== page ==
The start of a new presidential administration brings along changes to personnel, policies and enforcement priorities. During the transition period, counsel to businesses and individuals try to anticipate which way the enforcement wind will be blowing in order to best advise anxious clients. One high-stakes area of enforcement focus, the Foreign Corrupt Practices Act (FCPA), has been subject to much speculation in this regard. Because of the enormous resources multinational companies must devote to compliance with FCPA’s anti-corruption and record-keeping requirements — and, when things go awry, to paying ever-increasing penalties to the government here and abroad — the new administration’s likely approach is of paramount importance. Despite predictions of a substantial pullback in the FCPA enforcement area, the writing on the wall does not necessarily suggest such a relaxation.
As has by now been widely chronicled, in the past, then-private citizen Donald J. Trump remarked that he believes enforcement of the FCPA harms United States companies’ economic interests by hindering their ability to compete on an international scale. In his words, prosecution of FCPA violations for business activities that take place in countries where bribery often is considered the cost of doing business is “absolutely crazy.” Though no changes have been announced with respect to FCPA enforcement, in an analogous vein, the White House has moved to roll back consumer protections and financial regulations passed under the Dodd-Frank Act. The administration also has announced its intention to deconstruct aspects of the executive branch and regulatory scheme such as the Department of State and the Environmental Protection Agency (EPA).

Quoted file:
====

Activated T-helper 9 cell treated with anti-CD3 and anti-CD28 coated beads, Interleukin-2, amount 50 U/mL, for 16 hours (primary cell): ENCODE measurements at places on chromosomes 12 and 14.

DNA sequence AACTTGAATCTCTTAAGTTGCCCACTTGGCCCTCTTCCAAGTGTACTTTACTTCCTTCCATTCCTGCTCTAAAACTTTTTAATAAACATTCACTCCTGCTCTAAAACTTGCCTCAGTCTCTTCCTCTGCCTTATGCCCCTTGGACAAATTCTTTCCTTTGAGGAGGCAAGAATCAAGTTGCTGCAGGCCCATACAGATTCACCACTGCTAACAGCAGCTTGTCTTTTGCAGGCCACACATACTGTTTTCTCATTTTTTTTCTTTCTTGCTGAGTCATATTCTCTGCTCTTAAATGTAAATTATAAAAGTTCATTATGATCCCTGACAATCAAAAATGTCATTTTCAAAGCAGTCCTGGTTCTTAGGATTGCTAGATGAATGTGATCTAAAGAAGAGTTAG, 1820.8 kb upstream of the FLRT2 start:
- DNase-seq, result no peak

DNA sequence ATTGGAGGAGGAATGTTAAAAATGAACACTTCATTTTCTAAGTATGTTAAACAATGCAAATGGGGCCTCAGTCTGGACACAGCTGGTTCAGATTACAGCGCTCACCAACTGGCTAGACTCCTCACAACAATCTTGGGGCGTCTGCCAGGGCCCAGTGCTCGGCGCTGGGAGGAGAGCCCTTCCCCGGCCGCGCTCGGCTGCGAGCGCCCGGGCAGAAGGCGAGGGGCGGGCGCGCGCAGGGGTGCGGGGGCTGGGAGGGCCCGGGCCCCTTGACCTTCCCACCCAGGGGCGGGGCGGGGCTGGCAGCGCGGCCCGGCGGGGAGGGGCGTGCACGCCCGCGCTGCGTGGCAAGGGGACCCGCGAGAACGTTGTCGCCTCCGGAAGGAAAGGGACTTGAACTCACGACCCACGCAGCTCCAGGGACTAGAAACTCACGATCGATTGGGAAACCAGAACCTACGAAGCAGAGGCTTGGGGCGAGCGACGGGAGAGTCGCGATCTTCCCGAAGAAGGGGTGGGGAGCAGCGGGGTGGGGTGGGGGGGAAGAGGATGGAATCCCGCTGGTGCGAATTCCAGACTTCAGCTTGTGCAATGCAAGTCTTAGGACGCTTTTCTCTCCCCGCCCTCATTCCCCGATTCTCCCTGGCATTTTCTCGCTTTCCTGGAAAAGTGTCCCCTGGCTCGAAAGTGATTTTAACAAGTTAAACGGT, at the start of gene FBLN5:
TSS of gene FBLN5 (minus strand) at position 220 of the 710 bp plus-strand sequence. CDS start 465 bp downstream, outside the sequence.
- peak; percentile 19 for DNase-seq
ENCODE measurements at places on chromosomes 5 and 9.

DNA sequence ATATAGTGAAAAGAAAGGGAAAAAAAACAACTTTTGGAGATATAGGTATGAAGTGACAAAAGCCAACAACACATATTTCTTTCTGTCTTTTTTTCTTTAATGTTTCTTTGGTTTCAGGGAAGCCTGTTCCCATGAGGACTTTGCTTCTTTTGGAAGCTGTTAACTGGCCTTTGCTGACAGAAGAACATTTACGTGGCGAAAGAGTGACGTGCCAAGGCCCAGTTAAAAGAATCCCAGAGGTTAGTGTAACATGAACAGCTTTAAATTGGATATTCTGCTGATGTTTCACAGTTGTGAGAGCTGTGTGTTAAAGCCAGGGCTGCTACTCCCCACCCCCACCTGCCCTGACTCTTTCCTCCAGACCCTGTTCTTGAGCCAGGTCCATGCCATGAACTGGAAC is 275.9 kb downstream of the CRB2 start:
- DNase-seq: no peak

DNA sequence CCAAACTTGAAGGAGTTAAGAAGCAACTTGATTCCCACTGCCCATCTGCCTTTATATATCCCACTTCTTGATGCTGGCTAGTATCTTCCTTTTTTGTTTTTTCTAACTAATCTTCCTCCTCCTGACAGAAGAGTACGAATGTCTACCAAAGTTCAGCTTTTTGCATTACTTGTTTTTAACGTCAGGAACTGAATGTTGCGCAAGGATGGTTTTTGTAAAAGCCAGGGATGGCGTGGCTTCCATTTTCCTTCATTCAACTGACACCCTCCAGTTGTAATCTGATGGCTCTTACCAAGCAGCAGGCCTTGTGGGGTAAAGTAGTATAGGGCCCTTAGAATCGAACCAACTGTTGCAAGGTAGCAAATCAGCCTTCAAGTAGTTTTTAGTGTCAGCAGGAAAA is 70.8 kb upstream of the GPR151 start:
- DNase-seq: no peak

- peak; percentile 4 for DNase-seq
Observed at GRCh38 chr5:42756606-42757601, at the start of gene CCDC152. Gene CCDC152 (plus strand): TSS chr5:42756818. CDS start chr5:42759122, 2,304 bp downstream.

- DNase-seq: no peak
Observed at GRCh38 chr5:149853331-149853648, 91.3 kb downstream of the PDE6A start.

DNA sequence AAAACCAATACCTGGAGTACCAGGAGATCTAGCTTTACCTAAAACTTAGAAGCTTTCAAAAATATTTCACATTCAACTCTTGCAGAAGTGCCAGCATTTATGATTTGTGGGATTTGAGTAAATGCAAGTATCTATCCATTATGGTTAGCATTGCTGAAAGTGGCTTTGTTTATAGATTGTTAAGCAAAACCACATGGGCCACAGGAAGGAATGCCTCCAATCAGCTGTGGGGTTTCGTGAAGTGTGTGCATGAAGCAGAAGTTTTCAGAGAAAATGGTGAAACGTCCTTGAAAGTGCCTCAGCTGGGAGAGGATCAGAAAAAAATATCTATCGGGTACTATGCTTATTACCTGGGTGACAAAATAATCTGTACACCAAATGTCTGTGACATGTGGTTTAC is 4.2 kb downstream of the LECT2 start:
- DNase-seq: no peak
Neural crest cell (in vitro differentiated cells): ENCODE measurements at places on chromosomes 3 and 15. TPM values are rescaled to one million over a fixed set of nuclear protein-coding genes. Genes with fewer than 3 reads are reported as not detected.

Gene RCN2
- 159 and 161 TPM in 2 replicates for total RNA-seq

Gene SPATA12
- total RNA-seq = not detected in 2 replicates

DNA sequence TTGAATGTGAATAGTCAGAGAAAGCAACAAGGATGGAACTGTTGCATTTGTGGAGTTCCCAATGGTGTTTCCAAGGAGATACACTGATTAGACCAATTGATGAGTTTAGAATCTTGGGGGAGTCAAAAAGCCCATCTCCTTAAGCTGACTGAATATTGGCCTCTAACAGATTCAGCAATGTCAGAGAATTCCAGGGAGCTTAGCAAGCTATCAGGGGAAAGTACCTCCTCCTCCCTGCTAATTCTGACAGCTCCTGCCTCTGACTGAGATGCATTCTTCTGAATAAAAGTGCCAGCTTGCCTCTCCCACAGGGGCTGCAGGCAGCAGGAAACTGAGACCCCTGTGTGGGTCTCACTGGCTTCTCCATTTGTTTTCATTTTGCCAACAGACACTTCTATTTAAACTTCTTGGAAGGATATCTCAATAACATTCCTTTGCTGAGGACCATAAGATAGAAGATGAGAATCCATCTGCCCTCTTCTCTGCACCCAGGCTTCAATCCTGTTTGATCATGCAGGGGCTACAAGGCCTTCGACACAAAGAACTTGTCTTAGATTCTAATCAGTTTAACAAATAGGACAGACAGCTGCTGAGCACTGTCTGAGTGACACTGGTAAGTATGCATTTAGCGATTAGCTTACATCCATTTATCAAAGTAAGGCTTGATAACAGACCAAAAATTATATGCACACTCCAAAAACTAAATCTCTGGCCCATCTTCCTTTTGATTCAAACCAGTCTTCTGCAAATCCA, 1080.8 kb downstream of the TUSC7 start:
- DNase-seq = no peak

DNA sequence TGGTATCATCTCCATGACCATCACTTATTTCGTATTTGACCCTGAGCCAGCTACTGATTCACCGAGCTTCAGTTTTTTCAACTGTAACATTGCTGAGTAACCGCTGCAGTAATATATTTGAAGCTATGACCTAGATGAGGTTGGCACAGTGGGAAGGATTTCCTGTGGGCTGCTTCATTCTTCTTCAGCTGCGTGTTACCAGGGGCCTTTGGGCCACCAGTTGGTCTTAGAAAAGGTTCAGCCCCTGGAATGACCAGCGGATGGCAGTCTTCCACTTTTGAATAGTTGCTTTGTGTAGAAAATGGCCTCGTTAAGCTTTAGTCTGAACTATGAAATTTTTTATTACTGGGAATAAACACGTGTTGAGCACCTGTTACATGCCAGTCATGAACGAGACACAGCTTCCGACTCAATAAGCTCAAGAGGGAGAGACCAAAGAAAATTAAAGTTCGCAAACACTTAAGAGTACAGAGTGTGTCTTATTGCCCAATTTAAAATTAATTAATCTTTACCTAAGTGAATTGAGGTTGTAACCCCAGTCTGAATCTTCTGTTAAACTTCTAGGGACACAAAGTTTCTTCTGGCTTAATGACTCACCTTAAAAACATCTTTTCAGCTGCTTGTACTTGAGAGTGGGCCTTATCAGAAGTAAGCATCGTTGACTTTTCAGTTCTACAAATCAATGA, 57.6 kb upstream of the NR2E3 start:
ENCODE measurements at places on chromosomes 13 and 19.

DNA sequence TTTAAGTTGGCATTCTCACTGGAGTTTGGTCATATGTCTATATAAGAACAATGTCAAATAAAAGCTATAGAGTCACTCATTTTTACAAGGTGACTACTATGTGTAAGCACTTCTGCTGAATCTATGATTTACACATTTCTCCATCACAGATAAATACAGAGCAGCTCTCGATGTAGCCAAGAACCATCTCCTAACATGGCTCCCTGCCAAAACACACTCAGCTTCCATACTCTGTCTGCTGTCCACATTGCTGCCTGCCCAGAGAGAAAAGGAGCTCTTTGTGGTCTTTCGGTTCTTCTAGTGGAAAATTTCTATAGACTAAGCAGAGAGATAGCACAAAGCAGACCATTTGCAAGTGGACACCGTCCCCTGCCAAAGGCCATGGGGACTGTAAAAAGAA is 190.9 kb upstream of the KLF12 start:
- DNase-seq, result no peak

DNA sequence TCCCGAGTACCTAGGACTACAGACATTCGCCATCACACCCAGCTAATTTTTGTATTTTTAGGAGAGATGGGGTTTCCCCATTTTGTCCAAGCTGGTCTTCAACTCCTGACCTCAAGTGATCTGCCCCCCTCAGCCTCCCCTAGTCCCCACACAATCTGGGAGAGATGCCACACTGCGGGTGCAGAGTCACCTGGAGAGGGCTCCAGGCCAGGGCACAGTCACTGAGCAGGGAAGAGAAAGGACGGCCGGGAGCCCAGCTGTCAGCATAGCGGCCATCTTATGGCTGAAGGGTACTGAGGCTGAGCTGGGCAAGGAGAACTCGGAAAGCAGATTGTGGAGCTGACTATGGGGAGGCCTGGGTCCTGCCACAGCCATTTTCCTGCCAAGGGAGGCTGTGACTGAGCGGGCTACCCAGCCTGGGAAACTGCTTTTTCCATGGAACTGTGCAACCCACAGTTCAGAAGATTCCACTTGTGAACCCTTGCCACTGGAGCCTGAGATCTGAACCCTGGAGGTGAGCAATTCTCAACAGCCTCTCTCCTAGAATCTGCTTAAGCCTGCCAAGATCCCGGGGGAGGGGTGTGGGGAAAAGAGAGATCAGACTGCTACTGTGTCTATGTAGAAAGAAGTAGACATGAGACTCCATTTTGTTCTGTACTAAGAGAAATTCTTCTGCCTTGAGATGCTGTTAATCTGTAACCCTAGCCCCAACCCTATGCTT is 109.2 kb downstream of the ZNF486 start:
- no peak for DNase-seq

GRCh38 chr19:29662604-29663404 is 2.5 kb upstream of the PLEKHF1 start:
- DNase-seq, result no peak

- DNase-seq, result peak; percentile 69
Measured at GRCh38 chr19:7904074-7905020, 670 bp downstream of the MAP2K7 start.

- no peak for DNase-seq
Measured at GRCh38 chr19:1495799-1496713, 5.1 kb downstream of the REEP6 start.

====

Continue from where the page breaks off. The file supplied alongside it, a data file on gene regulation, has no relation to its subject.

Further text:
In the face of such an approach, few were surprised when Trump selected as the next chairman of the Securities and Exchange Commission (SEC) the highly qualified W. Jay Clayton. When Clayton was the chair of the International Business Transactions Committee of the New York City Bar Association, the committee took a position similar to Trump’s in a December 2011 article in which it wrote that ongoing enforcement of the FCPA may not be effective at achieving its purpose of combating global corruption, or may even exacerbate it, and that it also creates an international “asymmetry in regulation and enforcement.”